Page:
0 Steal Whole of Jackpot 0 Biology

Birds Hawks and Doves Food worth 50 units Birds may fight loser suffers injury worth 100 units Competitive display cost 10 units to each bird Hawk always fights, dove

concedes food to a hawk Hawks and Doves Hawk Dove Hawk x 50 x 100

= 25 + 50 Dove 0 ( x 50 + x 0) 10 = +15

Hawks and Doves Evolutionary stable strategy: 58% are hawks No incomers with a different strategy can exploit the colony Robert Axelrod

Scientific American, May 1983 Iterated Prisoners Dilemma Computer tournaments Invited people to submit strategies Winning Strategy Anatol Rapoports Tit for Tat Start by Co-operating

Then do whatever opponent did on previous round Tit for Tat Never outscores its immediate opponent! But stimulates mutually rewarding behaviour from opponents Tit for Tat

Nice never first to defect Forgiving doesnt bear grudges Retaliatory if you defect it defects back Clear easy for opponent to understand Game Theory Rather than the Tragedy of the Commons defining the human condition, the Prisoners Dilemma

explains the evolution of co-operation Matt Ridley Matt Ridley The Tragedy of the Commons Matt Ridley

Anger The Science of Co-operation Our hope for international co-operation? A Personal Story of the Prisoners Dilemma A refutation of game theory? A fascinating paradox?

Solution to the problem of the evolution of altruism? Tool for exploring co-operation? Our best hope for the future? The Prisoners Dilemma Theres still so much more left to find out. We have only explored a small subset of this extraordinary

game Our analysis of how to solve the Dilemma will never be completed. This Dilemma has no end. Martin Nowak Thank you for listening [email protected] @Tony_Mann

Acknowledgments and picture credits Thanks to Noel-Ann Bradshaw and everyone at Gresham College Slide design Aoife Hunt Picture credits Images from Wikimedia Commons they are used under a Creative Commons licence: full details can be found at Wikimedia Commons Photograph of lecturer: Noel-Ann Bradshaw; T-shirt: www.thinkgeek.com Edinburgh: Tilmandralle, Wikimedia Commons, public domain Peterhouse, Cambridge: Robert Edwards, Wikimedia Commons

University of Greenwich: University of Greenwich John von Neumann: Los Angeles National Laboratory., Wikimedia Commons. http://www.lanl.gov/resources/web-policies/copyright-legal.php Sir Peter Swinnerton-Dyer: Renate Schmid, Wikimedia Commons Rock, paper, scissors: Photo by Fluff, modified by Sertion, Wikimedia Commons Penalty kick by Ryan Valentine (Wrexham), 2007: Markbarnes, Wikimedia Commons Rock, paper, scissors, lizard, spock: DMacks, Wikimedia Commons Cowboy, sheriff, sheep, cows: Microsoft clip art Greenhouse George mushroom cloud: National Nuclear Security Administration, public domain Dnepr rocket: ISC Kosmotras, Wikimedia Commons Tosca: EJ Wheeler cartoon, Punch 1888, public domain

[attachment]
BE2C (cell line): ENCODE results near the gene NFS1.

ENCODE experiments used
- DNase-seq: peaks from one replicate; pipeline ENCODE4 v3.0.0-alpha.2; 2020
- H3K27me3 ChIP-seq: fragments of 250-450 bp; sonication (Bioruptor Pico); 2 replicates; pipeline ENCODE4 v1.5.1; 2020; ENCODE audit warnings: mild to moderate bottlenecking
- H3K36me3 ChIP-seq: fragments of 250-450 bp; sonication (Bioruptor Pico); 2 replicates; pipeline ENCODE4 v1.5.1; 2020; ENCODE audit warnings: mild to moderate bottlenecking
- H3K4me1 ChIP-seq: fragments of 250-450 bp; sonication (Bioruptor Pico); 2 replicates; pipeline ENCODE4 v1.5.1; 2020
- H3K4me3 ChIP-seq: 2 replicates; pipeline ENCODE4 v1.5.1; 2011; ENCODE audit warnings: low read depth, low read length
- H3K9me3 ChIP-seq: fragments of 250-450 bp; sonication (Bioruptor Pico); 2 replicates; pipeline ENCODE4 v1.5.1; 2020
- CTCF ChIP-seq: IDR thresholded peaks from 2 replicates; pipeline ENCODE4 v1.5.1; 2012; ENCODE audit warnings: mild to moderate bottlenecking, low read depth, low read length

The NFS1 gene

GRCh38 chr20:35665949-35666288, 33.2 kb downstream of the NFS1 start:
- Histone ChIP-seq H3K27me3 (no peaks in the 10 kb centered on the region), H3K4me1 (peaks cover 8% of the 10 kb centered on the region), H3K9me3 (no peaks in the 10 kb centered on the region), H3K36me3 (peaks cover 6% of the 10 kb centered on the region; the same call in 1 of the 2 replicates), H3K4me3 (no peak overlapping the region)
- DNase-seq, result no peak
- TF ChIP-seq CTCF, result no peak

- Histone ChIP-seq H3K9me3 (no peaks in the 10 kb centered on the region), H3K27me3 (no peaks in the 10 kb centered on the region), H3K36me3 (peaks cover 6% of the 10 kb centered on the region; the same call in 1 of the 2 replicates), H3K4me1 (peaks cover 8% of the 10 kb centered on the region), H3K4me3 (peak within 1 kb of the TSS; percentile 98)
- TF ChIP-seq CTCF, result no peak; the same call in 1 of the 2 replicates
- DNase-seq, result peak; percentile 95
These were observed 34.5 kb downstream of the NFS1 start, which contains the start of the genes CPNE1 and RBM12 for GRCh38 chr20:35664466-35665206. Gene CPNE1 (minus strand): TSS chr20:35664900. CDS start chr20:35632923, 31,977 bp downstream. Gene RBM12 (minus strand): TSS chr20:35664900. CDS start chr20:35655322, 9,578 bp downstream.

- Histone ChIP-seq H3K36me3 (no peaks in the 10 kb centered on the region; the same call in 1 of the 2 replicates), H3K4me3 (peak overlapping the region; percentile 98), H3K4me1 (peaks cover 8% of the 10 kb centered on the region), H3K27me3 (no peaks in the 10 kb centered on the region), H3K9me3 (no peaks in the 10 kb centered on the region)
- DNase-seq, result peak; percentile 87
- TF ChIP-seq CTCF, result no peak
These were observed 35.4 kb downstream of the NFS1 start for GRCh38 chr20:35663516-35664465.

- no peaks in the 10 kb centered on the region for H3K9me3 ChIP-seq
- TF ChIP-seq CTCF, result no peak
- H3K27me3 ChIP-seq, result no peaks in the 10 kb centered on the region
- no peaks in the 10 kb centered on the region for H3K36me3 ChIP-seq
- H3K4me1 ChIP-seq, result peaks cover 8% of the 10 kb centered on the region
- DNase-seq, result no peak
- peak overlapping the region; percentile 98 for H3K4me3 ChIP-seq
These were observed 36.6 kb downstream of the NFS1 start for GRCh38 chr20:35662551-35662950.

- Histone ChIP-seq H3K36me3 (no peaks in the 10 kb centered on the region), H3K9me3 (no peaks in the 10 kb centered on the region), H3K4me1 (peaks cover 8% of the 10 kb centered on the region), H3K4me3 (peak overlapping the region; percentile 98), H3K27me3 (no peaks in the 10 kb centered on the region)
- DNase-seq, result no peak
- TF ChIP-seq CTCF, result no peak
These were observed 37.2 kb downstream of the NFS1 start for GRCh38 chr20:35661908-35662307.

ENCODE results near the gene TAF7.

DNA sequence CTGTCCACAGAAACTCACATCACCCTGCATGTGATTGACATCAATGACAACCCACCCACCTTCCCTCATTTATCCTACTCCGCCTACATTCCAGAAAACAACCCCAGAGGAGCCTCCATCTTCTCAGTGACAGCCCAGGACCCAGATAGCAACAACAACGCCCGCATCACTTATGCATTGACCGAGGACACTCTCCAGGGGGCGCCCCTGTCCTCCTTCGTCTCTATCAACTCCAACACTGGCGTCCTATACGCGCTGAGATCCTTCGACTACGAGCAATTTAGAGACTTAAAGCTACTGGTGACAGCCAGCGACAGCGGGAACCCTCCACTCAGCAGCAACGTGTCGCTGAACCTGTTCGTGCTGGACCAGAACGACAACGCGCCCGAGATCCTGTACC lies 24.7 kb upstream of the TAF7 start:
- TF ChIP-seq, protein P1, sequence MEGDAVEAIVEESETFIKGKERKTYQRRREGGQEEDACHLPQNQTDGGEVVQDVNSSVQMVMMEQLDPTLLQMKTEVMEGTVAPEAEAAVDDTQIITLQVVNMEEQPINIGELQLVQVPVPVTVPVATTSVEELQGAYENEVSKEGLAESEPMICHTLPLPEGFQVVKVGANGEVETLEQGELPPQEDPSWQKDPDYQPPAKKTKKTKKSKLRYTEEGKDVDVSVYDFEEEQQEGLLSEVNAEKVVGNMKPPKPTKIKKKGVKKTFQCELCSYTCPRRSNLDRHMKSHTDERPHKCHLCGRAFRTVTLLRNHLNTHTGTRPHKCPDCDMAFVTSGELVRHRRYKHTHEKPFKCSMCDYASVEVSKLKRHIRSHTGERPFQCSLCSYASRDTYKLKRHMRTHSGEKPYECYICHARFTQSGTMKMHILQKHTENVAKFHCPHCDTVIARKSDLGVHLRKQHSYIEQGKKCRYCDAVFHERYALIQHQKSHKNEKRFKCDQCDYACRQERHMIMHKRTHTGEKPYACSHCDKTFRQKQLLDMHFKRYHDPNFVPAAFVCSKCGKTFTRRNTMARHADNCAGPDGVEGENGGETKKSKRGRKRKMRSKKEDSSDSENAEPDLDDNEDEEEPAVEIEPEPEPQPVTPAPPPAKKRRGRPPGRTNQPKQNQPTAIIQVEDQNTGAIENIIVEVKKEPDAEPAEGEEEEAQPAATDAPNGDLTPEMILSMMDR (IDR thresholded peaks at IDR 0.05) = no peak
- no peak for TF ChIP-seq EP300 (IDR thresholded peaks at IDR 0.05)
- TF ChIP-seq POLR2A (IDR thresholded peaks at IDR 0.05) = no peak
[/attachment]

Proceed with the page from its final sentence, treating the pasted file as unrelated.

Tosca and Scarpia pre-1914 production, Metropolitan Opera House, New York, Wikipedia, public domain Jasper Carrott: HugoVK, Wikimedia Commons John Maynard Smith: Web of Stones, Wikimedia Commons Nobel Prize: Wikimedia Commons, public domain Steven J. Brams: Eva Brams, Wikimedia Commons Matt Ridley: Tara Hunt, Wikimedia Commons Northern Rock: Alex Gunningham, Wikimedia Commons Anger: fresco from Saint Nicolas church in Cukovets, Bulgaria: Edal Anton Lefterov, Wikimedia Commons Martin Nowak: Filip Antoni Malinowski, Wikimedia Commons Mauna Loa Carbon Dioxide graph: Smhur / Wikimedia Commons

Further Reading John von Neumann and Oskar Morgenstern, Theory of Games and Economic Behaviour (Princeton, 60th anniversary edition, 2004) Steven J. Brams, Game Theory and the Humanities: Bridging Two Worlds (MIT Press, 2011) Robert Axelrod, The Evolution of Co-operation (Penguin 1990; Basic 2009) Matt Ridley, The Origins of Virtue (Penguin, 1997) Martin Nowak with Roger Highfield: Super Cooperators: Evolution,

Altruism and Human Behaviour, or Why We Need Each Other to Succeed (Canongate, 2011)